LAS VEGAS—They're not committed to you or any company. They may, or may not, show up on time, if at all. They're all about immediate gratification, not only in their paychecks but also in the form of fun around the shop. They're independent and will brush you off or are offended if you decree, "It's my way or the highway!"
And by 2005 (if not already), you'll be fighting tooth-and-nail to hire these "Generation X-ers" to work your bays and counters.
Welcome to the "X files"—a.k.a. contemporary employment reality. This human resources sea change was part of the picture presented at the seminar, "Finding and Retaining Quality Employees in Today's Hot Job Market" during the SEMA Show/International Tire Expo.
In her second year covering the hiring and recruiting bases for the Las Vegas trade conference, Shelley H. Hadden, a senior consultant with Smithers Scientific Services, an Akron-based tire industry consulting firm, gave her audience a well-organized package of employment do's and don'ts.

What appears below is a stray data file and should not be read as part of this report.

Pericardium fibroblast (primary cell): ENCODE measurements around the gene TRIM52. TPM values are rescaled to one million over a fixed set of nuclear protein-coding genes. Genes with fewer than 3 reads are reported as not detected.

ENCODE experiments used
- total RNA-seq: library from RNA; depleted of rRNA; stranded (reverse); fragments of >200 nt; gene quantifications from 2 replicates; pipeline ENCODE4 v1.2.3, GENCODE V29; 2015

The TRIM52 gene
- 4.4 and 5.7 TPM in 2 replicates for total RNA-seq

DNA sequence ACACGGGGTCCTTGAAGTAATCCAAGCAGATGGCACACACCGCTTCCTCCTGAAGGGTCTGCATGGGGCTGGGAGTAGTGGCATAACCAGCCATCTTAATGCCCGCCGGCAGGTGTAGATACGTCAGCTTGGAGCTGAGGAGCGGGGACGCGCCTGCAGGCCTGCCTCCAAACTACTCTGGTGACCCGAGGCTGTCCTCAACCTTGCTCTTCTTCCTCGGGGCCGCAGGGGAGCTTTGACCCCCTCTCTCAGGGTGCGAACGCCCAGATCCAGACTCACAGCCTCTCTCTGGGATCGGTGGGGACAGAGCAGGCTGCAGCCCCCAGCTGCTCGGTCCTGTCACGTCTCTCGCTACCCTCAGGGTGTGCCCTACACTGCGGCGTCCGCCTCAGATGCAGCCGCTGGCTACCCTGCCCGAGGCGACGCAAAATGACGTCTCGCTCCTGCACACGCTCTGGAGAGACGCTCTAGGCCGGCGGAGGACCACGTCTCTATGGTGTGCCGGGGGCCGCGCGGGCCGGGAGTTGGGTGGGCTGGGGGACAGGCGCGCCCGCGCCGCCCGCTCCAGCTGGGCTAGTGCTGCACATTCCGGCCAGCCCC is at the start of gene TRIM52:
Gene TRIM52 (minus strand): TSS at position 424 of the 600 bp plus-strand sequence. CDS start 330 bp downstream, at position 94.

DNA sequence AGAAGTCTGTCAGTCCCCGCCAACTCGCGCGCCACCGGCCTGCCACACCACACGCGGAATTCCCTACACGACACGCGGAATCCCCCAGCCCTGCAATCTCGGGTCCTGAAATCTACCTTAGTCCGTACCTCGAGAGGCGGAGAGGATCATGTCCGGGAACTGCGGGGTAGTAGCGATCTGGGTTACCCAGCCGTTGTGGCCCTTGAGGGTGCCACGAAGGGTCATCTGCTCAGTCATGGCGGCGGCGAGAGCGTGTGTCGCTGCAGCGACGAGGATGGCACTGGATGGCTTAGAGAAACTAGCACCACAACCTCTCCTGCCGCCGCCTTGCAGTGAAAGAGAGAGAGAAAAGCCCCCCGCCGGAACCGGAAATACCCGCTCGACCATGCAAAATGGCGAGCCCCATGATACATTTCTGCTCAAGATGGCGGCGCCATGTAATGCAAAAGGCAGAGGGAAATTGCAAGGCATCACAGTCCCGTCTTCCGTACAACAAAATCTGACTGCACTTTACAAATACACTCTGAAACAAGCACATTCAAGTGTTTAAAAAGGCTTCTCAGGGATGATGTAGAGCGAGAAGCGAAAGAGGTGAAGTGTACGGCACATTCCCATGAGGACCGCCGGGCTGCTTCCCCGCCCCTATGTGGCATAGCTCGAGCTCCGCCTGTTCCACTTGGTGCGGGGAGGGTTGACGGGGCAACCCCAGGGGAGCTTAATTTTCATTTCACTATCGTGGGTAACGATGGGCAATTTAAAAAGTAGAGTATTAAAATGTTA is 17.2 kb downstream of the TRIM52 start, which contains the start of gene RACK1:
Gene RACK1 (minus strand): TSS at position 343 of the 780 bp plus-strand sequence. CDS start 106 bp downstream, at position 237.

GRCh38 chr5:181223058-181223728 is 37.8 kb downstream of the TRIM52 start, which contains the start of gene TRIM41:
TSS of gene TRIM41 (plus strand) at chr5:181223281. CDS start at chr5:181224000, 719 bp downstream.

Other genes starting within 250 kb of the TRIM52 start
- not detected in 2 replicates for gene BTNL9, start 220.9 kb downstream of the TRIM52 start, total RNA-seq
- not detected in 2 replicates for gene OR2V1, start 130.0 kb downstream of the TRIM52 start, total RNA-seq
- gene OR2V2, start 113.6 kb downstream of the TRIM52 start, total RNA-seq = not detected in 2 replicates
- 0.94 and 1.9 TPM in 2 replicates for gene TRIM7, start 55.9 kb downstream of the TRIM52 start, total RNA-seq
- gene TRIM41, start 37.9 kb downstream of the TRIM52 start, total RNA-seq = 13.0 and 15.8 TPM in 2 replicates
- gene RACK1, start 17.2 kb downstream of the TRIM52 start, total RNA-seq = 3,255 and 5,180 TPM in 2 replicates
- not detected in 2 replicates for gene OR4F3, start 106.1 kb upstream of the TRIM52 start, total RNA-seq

However, the tips on dealing with Gen X (ages 18 to 32) seemed to strike a chord (discord?) with the crowd, who numbered about 50.
"They don't want to work for the money, and they want twice as much," bemoaned Judy Gula, director of operations for Electrodyne Inc., maker of automotive aerodynamics and styling items.
She said one Gen X employee's excuse for not showing up at the Alexandria, Va., concern was, "I had a fight with my girlfriend and can't come to work today."
Get over being mad and adjust to it, Ms. Hadden responded sympathetically. Coming to grips with this demographic group means employers have to understand the forces that shaped the generation.
"Commitment" doesn't have much meaning, because they've seen elders spend a lifetime at a job only to be downsized, Ms. Hadden said. Or they've witnessed their mother and father divorce.
They're also fiercely independent, having come home from school, retrieved the house key from beneath the door mat, then fixed thenselves a snack and played Nintendo or watched TV.
Since Gen X-ers will spend, at most, three or four years with the tire shop, the key is to keep them challenged and informed on where the company is going. "Your job every day is to make them see they make a difference," Ms. Hadden said.
Meanwhile, get them up to speed quickly in order to "get as much out of them as we can," the consultant added. "Keep them moving horizontally or vertically. Bring them something new and different and challenging."